Taxing sugary drinks can lower consumption and reduce obesity, type 2 diabetes and tooth decay, says a new WHO report. Fiscal policies that lead to at least a 20% increase in the retail price of sugary drinks would result in proportional reductions in consumption of such products, according to the report titled “Fiscal policies for Diet and Prevention of No communicable Diseases (NCDs)”.
Reduced consumption of sugary drinks means lower intake of “free sugars” and calories overall, improved nutrition and fewer people suffering from overweight, obesity, diabetes and tooth decay.
Free sugars refer to monosaccharides (such as glucose or fructose) and disaccharides (such as sucrose or table sugar) added to foods and drinks by the manufacturer, cook, or consumer, and sugars naturally present in honey, syrups, fruit juices, and fruit juice concentrates.
“Consumption of free sugars, including products like sugary drinks, is a major factor in the global increase of people suffering from obesity and diabetes,” says Dr Douglas Bettcher, Director of WHO’s Department for the Prevention of NCDs. “If governments tax products like sugary drinks, they can reduce suffering and save lives. They can also cut healthcare costs and increase revenues to invest in health services.”
In 2014, more than 1 in 3 (39%) adults worldwide aged 18 years and older were overweight. Worldwide prevalence of obesity more than doubled between 1980 and 2014, with 11% of men and 15% of women (more than half a billion adults) being classified as obese.
In addition, an estimated 42 million children aged under 5 years were overweight or obese in 2015, an increase of about 11 million during the past 15 years. Almost half (48%) of these children lived in Asia and 25% in Africa.
The number of people living with diabetes has also been rising, from 108 million in 1980 to 422 million in 2014. The disease was directly responsible for 1.5 million deaths in 2012 alone.
“Nutritionally, people don’t need any sugar in their diet. WHO recommends that if people do consume free sugars, they keep their intake below 10% of their total energy needs, and reduce it to less than 5% for additional health benefits. This is equivalent to less than a single serving (at least 250 ml) of commonly consumed sugary drinks per day,” says Dr Francesco Branca, Director of WHO’s Department of Nutrition for Health and Development.
Fiscal policies should target foods and beverages for which healthier alternatives are available, the report adds. The outcomes of a mid-2015 meeting of global experts convened by WHO and an investigation of 11 recent systematic reviews of the effectiveness of fiscal policy interventions for improving diets and preventing NCDs and a technical meeting of global experts.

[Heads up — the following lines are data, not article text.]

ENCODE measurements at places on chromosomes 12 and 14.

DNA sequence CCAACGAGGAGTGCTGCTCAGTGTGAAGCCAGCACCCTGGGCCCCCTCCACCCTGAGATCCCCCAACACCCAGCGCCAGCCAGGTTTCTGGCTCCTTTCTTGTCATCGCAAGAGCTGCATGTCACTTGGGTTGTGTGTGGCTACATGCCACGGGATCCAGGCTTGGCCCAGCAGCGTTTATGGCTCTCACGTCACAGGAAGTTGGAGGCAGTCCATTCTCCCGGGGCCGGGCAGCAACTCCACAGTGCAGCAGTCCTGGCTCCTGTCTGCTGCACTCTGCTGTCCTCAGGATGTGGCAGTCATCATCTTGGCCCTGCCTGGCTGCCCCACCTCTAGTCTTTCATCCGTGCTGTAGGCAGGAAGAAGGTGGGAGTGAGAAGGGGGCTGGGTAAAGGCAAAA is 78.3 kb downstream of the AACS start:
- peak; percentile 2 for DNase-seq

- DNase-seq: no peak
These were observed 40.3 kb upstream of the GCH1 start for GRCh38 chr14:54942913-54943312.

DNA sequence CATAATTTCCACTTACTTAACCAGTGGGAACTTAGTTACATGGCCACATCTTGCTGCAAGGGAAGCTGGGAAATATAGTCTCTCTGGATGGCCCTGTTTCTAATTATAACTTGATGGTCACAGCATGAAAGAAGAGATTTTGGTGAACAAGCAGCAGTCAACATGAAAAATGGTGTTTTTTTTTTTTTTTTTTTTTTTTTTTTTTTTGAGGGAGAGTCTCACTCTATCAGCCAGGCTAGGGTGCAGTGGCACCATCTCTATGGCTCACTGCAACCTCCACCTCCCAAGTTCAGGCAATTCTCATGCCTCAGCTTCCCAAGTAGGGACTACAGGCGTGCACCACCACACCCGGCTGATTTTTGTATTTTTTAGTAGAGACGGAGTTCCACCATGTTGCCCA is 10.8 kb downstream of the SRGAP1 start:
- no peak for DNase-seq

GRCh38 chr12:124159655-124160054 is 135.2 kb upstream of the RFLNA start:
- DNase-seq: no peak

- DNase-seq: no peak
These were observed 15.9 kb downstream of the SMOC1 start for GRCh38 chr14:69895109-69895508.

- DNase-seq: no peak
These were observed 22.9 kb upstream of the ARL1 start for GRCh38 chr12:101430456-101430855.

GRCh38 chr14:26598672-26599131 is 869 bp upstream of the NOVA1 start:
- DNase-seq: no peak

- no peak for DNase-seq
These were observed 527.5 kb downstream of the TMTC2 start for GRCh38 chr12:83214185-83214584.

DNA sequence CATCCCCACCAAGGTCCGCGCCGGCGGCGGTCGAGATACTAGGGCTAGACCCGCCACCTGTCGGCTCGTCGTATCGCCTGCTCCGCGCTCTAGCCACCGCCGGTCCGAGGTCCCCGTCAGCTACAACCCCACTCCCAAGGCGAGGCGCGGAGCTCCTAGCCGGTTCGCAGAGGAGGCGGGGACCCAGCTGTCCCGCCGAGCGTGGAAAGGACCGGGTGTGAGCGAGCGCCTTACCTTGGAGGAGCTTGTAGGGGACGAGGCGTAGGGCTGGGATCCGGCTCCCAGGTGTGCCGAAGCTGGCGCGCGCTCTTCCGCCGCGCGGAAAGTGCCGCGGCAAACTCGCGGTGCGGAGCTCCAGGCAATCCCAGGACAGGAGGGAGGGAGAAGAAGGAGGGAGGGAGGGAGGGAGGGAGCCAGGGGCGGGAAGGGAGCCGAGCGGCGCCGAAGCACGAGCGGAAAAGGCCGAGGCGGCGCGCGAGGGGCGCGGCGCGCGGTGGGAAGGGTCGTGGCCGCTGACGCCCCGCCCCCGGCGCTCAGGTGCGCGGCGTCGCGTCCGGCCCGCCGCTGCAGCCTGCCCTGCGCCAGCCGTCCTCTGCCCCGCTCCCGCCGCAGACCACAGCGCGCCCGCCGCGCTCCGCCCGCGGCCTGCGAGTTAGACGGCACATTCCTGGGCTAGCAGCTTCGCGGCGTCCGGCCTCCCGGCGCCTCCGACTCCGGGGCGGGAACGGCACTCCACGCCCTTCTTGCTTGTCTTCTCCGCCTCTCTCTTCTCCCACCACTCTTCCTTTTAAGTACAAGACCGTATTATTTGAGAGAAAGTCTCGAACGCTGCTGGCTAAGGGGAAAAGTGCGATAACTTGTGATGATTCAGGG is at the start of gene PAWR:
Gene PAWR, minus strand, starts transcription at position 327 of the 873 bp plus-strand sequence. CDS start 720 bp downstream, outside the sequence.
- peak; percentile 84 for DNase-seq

Other findings include: Subsidies for fresh fruits and vegetables that reduce prices by 10–30% can increase fruit and vegetable consumption; Taxation of certain foods and drinks, particularly those high in saturated fats, trans fat, free sugars and/or salt appears promising, with existing evidence clearly showing that increases in the prices of such products reduces their consumption; Excise taxes, such as those used on tobacco products, that apply a set (specific) amount of tax on a given quantity or volume of the product, or particular ingredient, are likely to be more effective than sales or other taxes based on a percentage of the retail price, and Public support for such tax increases could be increased if the revenue they generate is earmarked for efforts to improve health systems, encourage healthier diets and increase physical activity.
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So fat people wobbling their way to the shops too often are forcing the rest of us to pay more for sugar. As sugar is probably an inelastic good I doubt it will reduce consumption. It's just more cash in the coffers.Oct 13th, 2016 - 11:55 am +2
@ IdlehandsOct 13th, 2016 - 01:37 pm +2
To an extent you are right. This has become an acceptable way to tax just as petrol was (for the environment), tobacco (for health), cars with bigger engines etc. There has been a prolonged campaign to make a sugar tax acceptable. However, how effective it will be in reducing obesity is highly debatable. Real change comes from society deeming something unacceptable like driving without seat belts or drinking and driving. (Imagine that these were once considered acceptable).
Real change will come from education, pressure in society and the health experts admitting they were entirely wrong in making fat content the dietary enemy rather than refined sugar. Most low fat processed food is awash with sugar. A limited amount fat content is far more healthy.
News item: WHO recommends heavy taxes on Fernet and yerba-mate consumption in Argentina in bid to reduce epidemic levels of madness.Oct 13th, 2016 - 05:11 pm +2